USD/CAD Canadian Dollar Higher Despite Less Dovish FOMC Statement

The Canadian dollar is higher after the U.S. Federal Reserve ended its two day Federal Open Market Committee (FOMC) meeting and released its statement holding interest rates unchanged. The mixed messages from the Fed who did not have a press conference schedule to expand on their statement left the market a bit underwhelmed despite the less dovish language used. The market focused on the “Near-term risks to the economic outlook have diminished,” from the FOMC alongside notes on the strong job recovery that would point to higher rates in the near future.

The USD could not convert all that hawkish interest rate hike language into strength. In fact the dollar was lower against major pairs as expectations were barely met and more information is needed. The release of the minutes in three weeks could provide the missing link and once again boost the USD if the internal debate proved to be more slanted towards a rate hike before December.

Oil prices were weaker and hit a 3 month low after U.S. oil inventories showed a surprise rise in stockpiles of 1.7 million barrels instead of the forecasted 2.3 million barrels drop. Demand has failed to grow during the busy Summer driving season and producers around the world continue to flood the market with oversupply. The resulting glut has put downward pressure on prices all year, with only the Saudi Arabia and Russia attempt of an oil output freeze able to stylize the market. The failure to reach an agreement is now coming to the forefront as the price of oil is trading near $41 and with weak economic forecasts could fall even further.



The USD/CAD lost 0.047 percent in the last 24 hours. The pair is trading at 1.3174 after the U.S. Federal Reserve released the statement from the latest Federal Open Market Committee (FOMC) meeting. The loonie managed to end the session in positive territory despite the earlier losses attributed to the high correlation with the falling price of crude.



The West Texas Oil lost 1.863 percent in the last 24 hours. The pair is trading at $41.56 after the shocking buildup of inventories in the U.S.. The price of crude has traded lower as market concerns with oversupply continue as producer output is near record levels with no apparent slowdown in sight. The Doha agreement never materialized and the split within the Organization of the Petroleum Exporting Countries (OPEC) will an oil freeze output from becoming a reality. The statements from Russia make it clear there hasn’t been more communication on the matter with Saudi Arabia and for the moment only a supply disruption could stop the price of the black stuff from falling further.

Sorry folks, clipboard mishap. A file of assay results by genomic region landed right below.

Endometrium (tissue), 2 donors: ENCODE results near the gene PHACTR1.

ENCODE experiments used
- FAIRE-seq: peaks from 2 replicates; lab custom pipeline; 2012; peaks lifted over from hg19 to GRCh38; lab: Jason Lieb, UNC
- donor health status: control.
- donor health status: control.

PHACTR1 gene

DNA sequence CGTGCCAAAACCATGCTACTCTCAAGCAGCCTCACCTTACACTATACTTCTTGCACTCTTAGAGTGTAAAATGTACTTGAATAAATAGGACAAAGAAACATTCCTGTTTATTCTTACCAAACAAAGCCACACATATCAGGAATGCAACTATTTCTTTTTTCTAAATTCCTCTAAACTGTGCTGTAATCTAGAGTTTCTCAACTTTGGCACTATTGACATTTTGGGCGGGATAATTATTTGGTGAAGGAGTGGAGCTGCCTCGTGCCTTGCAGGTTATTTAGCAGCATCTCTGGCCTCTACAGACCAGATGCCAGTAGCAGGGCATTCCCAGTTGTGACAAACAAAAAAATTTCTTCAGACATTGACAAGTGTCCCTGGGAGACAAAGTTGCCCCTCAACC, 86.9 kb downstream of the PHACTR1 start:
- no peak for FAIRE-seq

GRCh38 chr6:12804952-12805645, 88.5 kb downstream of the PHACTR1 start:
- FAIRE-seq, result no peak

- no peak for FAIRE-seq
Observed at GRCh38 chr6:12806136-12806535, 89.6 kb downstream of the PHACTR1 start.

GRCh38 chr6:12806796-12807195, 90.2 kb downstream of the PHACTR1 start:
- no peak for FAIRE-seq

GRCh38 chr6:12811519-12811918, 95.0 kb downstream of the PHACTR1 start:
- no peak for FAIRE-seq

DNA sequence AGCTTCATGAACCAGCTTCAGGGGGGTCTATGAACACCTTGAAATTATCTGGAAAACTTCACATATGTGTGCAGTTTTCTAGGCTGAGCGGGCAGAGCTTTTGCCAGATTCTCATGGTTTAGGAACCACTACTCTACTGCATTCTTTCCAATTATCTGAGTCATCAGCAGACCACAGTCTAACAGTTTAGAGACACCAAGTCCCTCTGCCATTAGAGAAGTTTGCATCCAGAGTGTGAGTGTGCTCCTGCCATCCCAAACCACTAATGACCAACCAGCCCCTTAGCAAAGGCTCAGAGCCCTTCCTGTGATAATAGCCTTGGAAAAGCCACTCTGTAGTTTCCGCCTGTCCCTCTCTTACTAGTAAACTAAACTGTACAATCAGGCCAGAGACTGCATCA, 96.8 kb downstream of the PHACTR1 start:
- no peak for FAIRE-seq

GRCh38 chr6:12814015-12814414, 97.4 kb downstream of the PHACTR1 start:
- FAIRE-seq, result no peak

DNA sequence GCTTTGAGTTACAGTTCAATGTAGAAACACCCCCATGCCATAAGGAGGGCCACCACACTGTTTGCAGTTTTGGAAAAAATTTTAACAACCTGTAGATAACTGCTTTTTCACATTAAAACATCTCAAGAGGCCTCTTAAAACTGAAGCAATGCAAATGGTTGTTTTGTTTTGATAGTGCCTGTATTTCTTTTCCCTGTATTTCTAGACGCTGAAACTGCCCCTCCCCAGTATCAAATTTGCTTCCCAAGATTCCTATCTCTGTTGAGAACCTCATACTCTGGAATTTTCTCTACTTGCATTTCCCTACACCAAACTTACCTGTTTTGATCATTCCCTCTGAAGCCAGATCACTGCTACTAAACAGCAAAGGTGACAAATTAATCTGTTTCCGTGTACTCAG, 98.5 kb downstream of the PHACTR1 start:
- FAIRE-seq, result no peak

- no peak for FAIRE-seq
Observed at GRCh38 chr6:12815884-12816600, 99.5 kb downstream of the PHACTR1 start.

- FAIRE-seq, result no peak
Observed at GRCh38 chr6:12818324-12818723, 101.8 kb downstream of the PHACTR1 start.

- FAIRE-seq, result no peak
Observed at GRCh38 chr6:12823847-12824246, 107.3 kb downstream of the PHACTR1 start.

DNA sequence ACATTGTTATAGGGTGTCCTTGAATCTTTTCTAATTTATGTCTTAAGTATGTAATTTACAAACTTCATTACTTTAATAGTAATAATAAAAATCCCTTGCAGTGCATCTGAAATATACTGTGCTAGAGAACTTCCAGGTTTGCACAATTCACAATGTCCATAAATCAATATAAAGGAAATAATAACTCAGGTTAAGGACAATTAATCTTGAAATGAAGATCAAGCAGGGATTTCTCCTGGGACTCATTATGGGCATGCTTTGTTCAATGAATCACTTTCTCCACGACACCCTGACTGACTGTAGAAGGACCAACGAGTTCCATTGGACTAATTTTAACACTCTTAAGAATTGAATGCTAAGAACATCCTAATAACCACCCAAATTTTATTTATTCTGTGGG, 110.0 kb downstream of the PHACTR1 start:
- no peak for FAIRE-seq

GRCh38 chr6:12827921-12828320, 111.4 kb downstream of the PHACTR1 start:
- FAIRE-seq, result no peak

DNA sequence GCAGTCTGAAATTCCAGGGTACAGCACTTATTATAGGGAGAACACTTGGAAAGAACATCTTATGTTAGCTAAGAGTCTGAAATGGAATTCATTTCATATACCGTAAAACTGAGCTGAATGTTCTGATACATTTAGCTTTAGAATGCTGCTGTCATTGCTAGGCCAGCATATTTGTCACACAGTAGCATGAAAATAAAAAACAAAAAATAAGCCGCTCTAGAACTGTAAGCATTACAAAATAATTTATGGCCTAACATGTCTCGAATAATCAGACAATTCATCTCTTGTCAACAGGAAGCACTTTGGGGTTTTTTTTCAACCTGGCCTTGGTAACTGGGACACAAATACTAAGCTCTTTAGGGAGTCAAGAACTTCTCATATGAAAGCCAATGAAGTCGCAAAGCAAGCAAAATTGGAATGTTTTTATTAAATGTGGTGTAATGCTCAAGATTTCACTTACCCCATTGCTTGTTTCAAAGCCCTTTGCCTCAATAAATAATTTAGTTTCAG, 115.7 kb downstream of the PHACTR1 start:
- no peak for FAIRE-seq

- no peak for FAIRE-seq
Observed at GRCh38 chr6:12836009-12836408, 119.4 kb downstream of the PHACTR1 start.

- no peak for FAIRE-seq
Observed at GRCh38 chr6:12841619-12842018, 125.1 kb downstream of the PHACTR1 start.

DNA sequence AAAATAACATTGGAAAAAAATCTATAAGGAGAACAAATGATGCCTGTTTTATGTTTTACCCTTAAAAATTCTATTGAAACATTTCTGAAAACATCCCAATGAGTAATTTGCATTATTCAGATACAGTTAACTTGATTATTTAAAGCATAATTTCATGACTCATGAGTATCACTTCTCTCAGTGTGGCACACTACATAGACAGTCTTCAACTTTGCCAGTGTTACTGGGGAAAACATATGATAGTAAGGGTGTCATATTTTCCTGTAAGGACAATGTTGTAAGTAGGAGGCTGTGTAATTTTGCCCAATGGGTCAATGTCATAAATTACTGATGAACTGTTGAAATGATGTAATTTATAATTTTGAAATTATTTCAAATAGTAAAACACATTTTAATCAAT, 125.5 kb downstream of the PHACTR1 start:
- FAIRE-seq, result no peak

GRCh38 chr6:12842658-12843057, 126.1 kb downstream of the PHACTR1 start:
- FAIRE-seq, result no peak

The Bank of Japan is next in the agenda with analysts divided on their forecasts. Stimulus is needed but the timing is up for debate. The market expects the BOJ to act sooner rather than later and put to use the stimulus package pledge by PM Shinzo Abe. Yet the central bank has been on the wrong end of the marker’s appetite for risk and the JPY has risen due to its safe haven preference amongst investors.

The loonie will have to thread through difficult waters until the release of the monthly GDP figures on Friday. The second quarter was a disappointment and there are serious fundamental issues in Canada which unfortunately fall outside what the government and the central bank have any control over. The fall in commodity prices continues as the presidential race enter the long final stretch in the U.S.. Risk aversion and volatile markets await with energy producers left with little to do after the Doha talks failed to reach even the slightest hope of cooperation.

CAD events to watch this week:

Thursday, July 28
Tentative JPY Monetary Policy Statement
Friday, July 29
8:30 am CAD GDP m/m
8:30 am CAD RMPI m/m
8:30 am CAD IPPI m/m

*All times EDT
For a complete list of scheduled events in the forex market visit the MarketPulse Economic Calendar

Alfonso Esparza

Alfonso Esparza

Senior Currency Analyst at Market Pulse
Alfonso Esparza specializes in macro forex strategies for North American and major currency pairs. Upon joining OANDA in 2007, he established the MarketPulseFX blog and he has since written extensively about central banks and global economic and political trends. Alfonso has also worked as a professional currency trader focused on North America and emerging markets. He holds a finance degree from the Monterrey Institute of Technology and Higher Education (ITESM) and an MBA with a specialization on financial engineering and marketing from the University of Toronto.
Alfonso Esparza